What has changed in the last ten years?

“I think that progress in science is generally incremental; although there have been a few quantum leaps like the Human Genome Project (the international research collaboration into human DNA), which has also taken us forward massively.

“Advances in imaging of the eye and retina specifically have been transformational – like optical coherence tomography, and also adaptive optics imaging which allows us to see individual cells of the retina – it is truly jaw-dropping. Today we are able to see the retina with such clarity that we have never achieved before (the same clarity as could only previously be obtained from donated samples at a post-mortem examination). These devices will continue to take us forward, not only in  diagnostics, but also in planning for clinical trials in terms of knowing the best way of running the trials in terms of efficacy and also finding the participants who are most likely to benefit.

The future carries a definite message of optimism.”

Michel also speaks about bringing the findings of his cutting edge research trials into his clinics and how they also provide a greater insight into the potential limitations of some of the data produced. “The rate of progress is so rapid that unless you are intimately involved in that progress you won’t have the depth and breadth of knowledge to apply these developments at the earliest time point into your clinical practice for the benefit of patients.

Alongside his research and clinical work, Michel Michaelides now also sees patients at Clinica London, the private eye clinic at 140 Harley Street.

“I’ve known Jane Olver (Clinica founder) for around eight years. I had the pleasure of being one of her trainees and we stayed in touch. She is a super-clinician and surgeon so I didn’t hesitate when she suggested I come and visit Clinica London. It is immaculate – truly pristine – and a beautiful environment both to work in and for the patients. Jane’s faultless attention to detail can be seen everywhere.”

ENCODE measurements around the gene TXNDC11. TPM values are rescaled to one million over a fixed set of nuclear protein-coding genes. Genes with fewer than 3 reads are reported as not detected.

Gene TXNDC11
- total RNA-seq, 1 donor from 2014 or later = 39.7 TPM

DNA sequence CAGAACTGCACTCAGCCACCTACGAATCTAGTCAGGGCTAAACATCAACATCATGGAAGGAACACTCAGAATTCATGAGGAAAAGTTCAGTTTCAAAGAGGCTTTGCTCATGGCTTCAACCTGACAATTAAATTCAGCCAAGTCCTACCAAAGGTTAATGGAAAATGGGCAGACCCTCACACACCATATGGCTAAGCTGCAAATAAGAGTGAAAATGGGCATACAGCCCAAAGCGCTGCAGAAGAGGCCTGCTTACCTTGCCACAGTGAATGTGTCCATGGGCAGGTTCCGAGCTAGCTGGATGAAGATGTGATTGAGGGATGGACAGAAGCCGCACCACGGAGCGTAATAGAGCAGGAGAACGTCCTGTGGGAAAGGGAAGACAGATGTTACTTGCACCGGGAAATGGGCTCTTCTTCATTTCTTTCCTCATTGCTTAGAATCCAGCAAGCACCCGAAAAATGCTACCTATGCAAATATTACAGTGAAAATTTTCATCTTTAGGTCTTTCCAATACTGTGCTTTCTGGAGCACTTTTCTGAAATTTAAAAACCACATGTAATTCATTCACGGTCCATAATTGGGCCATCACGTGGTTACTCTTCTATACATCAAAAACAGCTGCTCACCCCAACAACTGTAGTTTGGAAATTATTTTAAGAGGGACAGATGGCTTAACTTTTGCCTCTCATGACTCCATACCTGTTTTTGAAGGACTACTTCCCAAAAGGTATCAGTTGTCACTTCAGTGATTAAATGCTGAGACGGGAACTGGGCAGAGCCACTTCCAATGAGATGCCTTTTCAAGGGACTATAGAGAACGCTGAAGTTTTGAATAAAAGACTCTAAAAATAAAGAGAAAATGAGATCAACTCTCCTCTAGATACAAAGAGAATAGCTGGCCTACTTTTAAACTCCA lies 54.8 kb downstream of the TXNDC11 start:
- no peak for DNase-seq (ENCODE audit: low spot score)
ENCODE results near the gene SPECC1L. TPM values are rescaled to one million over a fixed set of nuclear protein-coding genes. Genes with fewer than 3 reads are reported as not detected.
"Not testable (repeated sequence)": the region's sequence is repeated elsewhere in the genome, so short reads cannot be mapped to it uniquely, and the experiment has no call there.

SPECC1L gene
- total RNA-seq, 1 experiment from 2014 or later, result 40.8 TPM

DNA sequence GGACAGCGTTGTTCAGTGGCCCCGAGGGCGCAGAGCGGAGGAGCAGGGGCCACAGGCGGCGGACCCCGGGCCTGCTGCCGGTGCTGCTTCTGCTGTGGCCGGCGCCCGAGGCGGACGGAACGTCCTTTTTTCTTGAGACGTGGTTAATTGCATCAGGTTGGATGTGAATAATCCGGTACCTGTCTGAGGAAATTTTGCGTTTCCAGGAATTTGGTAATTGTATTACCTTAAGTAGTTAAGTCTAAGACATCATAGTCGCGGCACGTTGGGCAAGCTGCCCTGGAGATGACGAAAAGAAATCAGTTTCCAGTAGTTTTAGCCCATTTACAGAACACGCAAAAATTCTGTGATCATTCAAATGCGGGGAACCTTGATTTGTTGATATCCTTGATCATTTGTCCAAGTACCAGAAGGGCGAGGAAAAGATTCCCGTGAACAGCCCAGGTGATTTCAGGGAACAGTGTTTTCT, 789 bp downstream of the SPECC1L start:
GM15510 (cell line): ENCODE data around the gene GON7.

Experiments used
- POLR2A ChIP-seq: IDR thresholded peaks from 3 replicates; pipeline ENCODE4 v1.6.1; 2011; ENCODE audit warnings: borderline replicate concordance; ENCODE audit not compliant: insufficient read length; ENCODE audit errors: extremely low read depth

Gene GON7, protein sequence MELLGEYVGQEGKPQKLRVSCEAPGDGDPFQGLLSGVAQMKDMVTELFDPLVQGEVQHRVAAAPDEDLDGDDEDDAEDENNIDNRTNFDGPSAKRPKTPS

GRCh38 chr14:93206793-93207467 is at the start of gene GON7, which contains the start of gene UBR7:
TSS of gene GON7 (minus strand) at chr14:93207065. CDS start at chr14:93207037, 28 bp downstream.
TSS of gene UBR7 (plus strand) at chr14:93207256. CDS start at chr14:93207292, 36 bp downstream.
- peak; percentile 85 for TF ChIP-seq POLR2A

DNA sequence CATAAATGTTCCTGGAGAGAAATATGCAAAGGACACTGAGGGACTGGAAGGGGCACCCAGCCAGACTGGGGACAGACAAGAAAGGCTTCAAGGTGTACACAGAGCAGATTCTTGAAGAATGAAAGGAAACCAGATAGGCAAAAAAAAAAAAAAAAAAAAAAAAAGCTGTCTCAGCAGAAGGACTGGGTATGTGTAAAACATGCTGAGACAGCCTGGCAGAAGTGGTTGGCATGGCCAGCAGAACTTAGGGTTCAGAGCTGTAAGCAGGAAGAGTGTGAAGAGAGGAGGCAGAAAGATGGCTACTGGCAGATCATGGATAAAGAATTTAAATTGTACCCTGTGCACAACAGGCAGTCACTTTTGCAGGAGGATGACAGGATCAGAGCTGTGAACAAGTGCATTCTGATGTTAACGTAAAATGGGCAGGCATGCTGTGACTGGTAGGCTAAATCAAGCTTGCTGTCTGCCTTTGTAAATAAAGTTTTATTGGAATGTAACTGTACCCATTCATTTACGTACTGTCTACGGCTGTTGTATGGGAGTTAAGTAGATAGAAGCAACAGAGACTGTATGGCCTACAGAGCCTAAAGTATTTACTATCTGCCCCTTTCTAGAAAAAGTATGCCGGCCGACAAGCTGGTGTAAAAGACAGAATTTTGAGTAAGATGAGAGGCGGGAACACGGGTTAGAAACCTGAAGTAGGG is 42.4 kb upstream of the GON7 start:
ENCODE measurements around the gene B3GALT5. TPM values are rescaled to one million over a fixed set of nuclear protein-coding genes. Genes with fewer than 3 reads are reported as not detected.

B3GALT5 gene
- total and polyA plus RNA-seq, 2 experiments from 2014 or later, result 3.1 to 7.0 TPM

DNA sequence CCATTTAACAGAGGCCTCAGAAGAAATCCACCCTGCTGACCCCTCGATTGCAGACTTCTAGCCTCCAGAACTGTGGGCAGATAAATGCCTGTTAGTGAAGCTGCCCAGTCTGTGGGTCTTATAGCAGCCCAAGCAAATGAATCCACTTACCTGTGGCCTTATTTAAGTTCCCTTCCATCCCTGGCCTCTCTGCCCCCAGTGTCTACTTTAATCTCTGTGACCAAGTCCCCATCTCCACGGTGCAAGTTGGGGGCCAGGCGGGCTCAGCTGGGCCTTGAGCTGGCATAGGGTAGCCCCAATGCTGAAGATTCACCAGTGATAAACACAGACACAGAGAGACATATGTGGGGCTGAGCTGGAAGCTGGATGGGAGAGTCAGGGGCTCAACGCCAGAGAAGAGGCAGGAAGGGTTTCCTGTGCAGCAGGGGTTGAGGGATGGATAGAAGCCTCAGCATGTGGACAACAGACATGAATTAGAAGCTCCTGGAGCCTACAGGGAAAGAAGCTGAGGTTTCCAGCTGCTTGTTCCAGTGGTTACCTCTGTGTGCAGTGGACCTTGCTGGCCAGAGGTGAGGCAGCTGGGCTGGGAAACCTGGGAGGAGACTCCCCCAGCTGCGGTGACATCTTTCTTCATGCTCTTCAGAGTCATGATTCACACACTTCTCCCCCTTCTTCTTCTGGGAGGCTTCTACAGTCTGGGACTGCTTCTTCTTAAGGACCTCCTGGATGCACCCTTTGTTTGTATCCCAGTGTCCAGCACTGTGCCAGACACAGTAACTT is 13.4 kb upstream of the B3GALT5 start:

Michel has more than one hundred peer-reviewed publications and has written many books on retinal disease. In addition, he is responsible for the research content of the Retinitis Pigmentosa Fighting Blindness website www.rpfightingblindness.org.uk. With more than 4 million hits a year, this website, which is presented in a suitable format for the visually impaired, is the principal source of information for UK patients with all types of inherited retinal disease.

He is also a member of the highly regarded Macula Society – arguably one of the most prestigious groups of retinal experts in the world.

Michel’s busy professional life leaves little time for hobbies. He was forced to give up playing football after two ruptured ligament injuries; but still enjoys swimming.  However, nowadays he prefers to spend any precious free time with his family of two little boys – Zachary (6) and Leo (4) –and his wife (an interventional radiologist at King’s College Hospital) at their home in Dulwich, South London.